The leadership of the CDC has raised an alarm about the decision of some state leaders to kill mask-wearing initiatives. While the spread of COVID-19 may have slowed in recent weeks, the disease still represents a terrible danger. A curtailing of a basic rule about the prevention of more infections could trigger another surge in the disease.
The spread of the disease in the U.S. can hardly be considered over. Confirmed cases number 27,837,755. While the increase no longer hits over 200,000 most days, a daily jump of 100,000 remains common. The U.S. continues to have about 25% of the global case count. Deaths number 488,364, and rise by 3,000 most days. Experts worry 600,000 total deaths by summer remains a possibility.
Another reason for the CDC warning takes into account vaccination rates. Currently, the count vaccination doses delivered stands at 70,057,800. “Shots given” number 52,884,356. Only 12% of Americans have received one dose, and just 4.2% have gotten the two shots necessary for close to full protection.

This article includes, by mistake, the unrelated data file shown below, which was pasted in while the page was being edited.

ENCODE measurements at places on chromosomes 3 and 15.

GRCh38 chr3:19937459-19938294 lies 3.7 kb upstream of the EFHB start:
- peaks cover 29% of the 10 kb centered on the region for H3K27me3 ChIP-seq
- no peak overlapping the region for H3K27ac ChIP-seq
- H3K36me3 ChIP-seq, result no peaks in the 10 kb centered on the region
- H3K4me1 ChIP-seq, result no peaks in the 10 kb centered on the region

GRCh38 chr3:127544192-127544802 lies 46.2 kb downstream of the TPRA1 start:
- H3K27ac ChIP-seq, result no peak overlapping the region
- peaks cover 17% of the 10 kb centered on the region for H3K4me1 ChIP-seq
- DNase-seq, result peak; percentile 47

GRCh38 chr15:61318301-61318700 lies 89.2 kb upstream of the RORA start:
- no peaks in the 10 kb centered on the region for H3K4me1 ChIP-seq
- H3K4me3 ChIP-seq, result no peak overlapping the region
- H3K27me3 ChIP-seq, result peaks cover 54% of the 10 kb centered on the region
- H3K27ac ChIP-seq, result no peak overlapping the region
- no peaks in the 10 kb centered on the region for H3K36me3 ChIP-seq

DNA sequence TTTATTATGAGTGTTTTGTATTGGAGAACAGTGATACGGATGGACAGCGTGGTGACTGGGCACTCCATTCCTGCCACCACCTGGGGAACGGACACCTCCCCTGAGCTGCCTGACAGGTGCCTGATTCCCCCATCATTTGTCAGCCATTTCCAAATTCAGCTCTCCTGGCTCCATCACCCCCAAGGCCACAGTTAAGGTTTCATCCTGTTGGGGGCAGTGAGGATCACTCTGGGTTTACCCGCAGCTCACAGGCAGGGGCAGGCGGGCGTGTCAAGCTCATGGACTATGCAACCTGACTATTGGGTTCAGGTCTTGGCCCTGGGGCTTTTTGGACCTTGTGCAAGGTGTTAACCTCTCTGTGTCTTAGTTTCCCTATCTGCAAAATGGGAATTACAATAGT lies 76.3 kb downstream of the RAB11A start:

Variants of COVID-19 which may spread faster than the version of the disease most prevalent in America may be more lethal and could resist current vaccines. The CDC puts the count of these cases at 1,173 across 40 states. Florida’s infection count for the B.1.1.7, B.1.351, or P.1 variant has reached 379. The figure in California has reached 186. Some experts believe the B.1.1.7 could be the most widespread version of the disease by March.
Dr. Rochelle Walensky, director of the Centers for Disease Control and Prevention told CBS’s “Face the Nation.”, “We still have 100,000 cases a day. We still have somewhere between 1,500 and 3,500 deaths per day. And yet we see some communities relaxing some of their mitigation strategies. We are nowhere out of the woods.” States which have relaxed standards, or made the decision to soon include Montana, Iowa, and North Dakota. Ironically, North Dakota remains among the hardest hit state since the pandemic began just over a year ago.
Additionally, anecdotal evidence shows that mask-wearing and social distancing never became the norm in many states and cities. According to The Hill, “South Dakota Gov. Kristi Noem (R) on Tuesday posted a photo of her and more than a dozen of her staffers at her home without masks, drawing backlash from some.”
The CDC’s rules about methods to cut the spread of the disease have not changed: 1) wear masks, 2) keep six feet (two arm lengths) from other people, and 3) avoid crowds. Walensky says the “wear masks” part of that should not change, under any circumstances.